The spatial distribution of the leaf-area-index (LAI) and its seasonality in forest stands is of special interest for phenological ecosystem studies. As a measure of energy, gas and water exchanges with plants it serves as surrogate for e.g. biomass and timber volume models, carbon sequestration, and forest health status. LAI is sensitively responding to seasonal temperature changes and acts as a suitable descriptor for the characteristics and stability of regional and micro climate. This is of particular interest for the highly sensitive ecosystems of mountain forests. LAI derived from vegetation indices (VI) computed by the combination of spectral bands (e.g. normalized differenced vegetation index, NDVI), has proven a standard product from space- and airborne optical sensors in various resolutions.
However, in complex environments, such as mountainous regions, topography and structural differentiation of forest stands are diminishing the quality of LAI-estimations from optical remote sensing sensors. To date accuracy limitations are due to mixed pixel effects combining spectral properties of different objects and understory and shadowing effects of topography. Sensor-, sun- and ambient-occlusion effects within the canopy also lower the reliability of LAI-estimations. In order to compensate the current problems, multivariate relationships (including forest structure) are required for a more reliable LAI-estimation in complex forest stands.
The increasing availability of spatial and temporal (in terms of revisiting time) high resolution satellite images allows the worldwide application of methods developed for airborne remote sensing sensors. This opens new possibilities for the detection and characterization of forest structure by texture signatures, considering spatial variations of relevant spectral bands (red, NIR, panchromatic). The extension of spectral resolution, adding e.g. middle infrared channel (MIR), is also adding further possibilities in analysis. Additionally, the dynamic acquisition of the space borne imagery allows the characterization of high frequent temporal spectral signatures (in the order of several days).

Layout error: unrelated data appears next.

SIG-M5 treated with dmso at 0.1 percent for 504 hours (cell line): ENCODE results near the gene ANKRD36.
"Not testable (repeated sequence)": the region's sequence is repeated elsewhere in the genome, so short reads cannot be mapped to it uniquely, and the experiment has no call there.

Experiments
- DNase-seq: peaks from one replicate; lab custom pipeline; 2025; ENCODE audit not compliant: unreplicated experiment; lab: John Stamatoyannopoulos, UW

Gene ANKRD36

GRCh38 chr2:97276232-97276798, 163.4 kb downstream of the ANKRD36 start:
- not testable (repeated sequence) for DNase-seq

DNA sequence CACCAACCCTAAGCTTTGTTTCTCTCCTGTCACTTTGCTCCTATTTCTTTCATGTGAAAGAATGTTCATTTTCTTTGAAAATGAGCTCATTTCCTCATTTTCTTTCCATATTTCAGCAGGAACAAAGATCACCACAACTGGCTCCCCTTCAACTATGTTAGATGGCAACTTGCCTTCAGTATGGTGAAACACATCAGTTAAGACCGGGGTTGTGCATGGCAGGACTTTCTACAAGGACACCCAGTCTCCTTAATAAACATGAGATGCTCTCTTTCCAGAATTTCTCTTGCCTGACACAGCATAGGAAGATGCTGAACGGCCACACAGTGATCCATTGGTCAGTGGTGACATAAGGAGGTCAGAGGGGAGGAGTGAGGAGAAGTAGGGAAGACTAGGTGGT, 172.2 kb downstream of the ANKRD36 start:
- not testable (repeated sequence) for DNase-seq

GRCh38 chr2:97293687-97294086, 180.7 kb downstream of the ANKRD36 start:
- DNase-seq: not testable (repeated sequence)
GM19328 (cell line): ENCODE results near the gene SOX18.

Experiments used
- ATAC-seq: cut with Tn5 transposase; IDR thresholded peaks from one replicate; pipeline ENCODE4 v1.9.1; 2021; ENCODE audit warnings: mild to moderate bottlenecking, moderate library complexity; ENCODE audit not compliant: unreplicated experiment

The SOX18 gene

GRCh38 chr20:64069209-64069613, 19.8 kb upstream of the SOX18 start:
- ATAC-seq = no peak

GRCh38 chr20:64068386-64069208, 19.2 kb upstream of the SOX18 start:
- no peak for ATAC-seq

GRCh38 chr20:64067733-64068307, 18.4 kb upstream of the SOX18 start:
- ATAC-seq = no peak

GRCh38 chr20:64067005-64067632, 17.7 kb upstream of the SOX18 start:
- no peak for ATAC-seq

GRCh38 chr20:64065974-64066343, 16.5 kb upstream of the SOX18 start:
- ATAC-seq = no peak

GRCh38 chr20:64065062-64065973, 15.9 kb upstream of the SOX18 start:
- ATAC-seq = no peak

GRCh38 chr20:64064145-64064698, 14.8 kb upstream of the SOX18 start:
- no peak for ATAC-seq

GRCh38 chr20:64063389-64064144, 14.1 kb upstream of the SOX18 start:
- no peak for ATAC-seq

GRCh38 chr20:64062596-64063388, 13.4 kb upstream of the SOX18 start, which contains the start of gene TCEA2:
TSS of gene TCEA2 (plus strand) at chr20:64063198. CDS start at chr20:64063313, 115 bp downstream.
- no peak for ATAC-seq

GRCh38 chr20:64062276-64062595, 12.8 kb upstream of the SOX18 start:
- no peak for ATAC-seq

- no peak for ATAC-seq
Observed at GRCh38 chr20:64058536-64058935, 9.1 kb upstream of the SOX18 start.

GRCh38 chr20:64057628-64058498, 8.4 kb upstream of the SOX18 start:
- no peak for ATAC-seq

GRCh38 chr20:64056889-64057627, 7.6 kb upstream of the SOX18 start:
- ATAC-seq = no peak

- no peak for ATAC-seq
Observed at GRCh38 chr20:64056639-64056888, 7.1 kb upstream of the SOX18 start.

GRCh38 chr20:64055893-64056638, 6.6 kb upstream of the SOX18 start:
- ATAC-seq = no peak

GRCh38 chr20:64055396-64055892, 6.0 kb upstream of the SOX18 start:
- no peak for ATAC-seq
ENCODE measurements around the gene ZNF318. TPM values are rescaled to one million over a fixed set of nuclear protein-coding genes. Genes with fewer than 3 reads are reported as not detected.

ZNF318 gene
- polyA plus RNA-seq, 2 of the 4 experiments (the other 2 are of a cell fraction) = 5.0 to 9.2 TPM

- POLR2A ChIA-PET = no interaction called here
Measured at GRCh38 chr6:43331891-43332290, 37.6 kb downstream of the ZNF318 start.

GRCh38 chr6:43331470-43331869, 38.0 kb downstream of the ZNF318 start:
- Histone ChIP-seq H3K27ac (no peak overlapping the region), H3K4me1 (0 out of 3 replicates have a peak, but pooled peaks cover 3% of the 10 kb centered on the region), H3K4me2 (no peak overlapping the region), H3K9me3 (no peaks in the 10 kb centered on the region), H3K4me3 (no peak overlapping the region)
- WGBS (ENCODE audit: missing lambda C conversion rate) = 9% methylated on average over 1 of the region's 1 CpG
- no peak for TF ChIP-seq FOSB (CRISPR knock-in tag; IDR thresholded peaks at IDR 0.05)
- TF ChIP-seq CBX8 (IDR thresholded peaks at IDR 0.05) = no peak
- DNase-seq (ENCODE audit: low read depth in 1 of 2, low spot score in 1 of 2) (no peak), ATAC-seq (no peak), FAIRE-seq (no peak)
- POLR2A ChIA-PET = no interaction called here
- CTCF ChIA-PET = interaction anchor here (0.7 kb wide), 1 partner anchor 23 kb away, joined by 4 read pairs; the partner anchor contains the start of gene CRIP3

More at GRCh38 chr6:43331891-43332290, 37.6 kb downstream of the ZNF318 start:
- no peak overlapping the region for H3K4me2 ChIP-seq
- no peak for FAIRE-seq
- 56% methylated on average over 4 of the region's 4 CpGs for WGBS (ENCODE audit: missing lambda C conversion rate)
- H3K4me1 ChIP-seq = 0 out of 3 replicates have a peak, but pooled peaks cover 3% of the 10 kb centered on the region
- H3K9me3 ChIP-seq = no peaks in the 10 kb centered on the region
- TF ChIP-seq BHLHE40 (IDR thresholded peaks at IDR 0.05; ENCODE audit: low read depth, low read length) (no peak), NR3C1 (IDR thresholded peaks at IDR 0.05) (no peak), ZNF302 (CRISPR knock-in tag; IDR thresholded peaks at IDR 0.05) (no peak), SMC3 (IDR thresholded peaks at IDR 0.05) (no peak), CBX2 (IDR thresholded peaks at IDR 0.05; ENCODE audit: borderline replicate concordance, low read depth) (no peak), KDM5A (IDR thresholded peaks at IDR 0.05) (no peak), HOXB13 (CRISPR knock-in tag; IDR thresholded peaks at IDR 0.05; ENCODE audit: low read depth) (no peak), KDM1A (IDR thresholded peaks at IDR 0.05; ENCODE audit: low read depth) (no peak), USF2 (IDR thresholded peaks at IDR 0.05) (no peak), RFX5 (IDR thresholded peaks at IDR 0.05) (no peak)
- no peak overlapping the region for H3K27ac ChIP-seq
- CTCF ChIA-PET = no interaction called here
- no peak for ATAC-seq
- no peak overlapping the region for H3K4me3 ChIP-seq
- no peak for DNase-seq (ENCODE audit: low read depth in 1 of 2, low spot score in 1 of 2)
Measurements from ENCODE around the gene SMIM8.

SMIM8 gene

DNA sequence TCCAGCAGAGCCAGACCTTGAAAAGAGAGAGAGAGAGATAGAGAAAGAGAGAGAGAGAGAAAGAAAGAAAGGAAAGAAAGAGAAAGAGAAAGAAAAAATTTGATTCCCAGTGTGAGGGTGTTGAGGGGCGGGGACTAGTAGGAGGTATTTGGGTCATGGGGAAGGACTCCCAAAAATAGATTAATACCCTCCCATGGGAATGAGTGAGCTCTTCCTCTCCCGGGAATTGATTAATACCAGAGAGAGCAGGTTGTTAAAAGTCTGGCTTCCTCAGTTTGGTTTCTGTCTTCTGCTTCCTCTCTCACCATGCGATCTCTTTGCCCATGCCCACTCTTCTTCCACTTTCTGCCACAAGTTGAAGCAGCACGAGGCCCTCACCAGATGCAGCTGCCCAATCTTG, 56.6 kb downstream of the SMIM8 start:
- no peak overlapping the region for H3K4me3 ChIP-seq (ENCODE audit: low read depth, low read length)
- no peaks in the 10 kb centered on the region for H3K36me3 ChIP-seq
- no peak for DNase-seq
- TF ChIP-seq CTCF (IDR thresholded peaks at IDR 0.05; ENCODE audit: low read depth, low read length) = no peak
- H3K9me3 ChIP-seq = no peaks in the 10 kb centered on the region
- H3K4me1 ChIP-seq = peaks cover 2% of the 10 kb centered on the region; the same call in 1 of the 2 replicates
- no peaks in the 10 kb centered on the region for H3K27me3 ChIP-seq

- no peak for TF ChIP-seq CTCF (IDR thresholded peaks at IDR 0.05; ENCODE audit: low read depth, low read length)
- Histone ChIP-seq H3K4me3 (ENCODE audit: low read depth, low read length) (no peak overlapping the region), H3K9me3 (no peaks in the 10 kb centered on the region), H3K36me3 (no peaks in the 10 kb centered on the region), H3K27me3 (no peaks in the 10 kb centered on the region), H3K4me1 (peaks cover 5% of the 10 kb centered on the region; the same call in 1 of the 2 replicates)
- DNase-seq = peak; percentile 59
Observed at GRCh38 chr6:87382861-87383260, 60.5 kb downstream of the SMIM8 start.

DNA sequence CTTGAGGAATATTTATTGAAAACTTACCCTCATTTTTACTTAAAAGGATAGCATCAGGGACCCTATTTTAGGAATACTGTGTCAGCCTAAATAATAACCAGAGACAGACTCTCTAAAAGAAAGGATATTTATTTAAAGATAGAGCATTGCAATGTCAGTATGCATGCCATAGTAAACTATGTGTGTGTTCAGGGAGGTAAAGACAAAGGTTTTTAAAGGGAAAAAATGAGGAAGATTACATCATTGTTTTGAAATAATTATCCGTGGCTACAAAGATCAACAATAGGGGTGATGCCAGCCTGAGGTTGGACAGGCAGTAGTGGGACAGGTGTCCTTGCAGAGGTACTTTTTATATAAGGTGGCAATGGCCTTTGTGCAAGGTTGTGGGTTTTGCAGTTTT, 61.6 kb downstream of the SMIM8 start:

The project phenoSAT-α (Area-wide mapping of phenology using optical high resolution satellite imagery) – as a feasibility study – aims at linking spectral and texture signatures to discrete forest geometries and spatial distributions of LAI. By deriving forest structure related indices, specific multivariate relationships between LAI, vegetation indices and texture indices are suggested. By texture and signature-based LAI-functions a more differentiated LAI-estimation is aimed in terms of tree species, tree age, spatial resolution and time resolution.
Relationships between textural and spectral signatures and forest structure will be derived, calibrated and validated using detailed Radiative Transfer Modelling (RTM) for a selected set of detailed ground plot reconstructions. Using terrestrial laser scanning point clouds for selected reference plots, tree architectures will be reconstructed, allowing a dynamic modelling of foliage for various time steps and densities.
The coupling of reconstructed plot models (branch density, crown coverage, etc), simulated foliage densities (LAI) and simulated image textures will provide a deeper insight into texturestructure relationships. As object-based reconstructions, the datasets include object classifications. This allows the separation of respective classes such as foliage, branches and understory in the simulations, providing detailed insight into the dependencies between various indices and single stand components.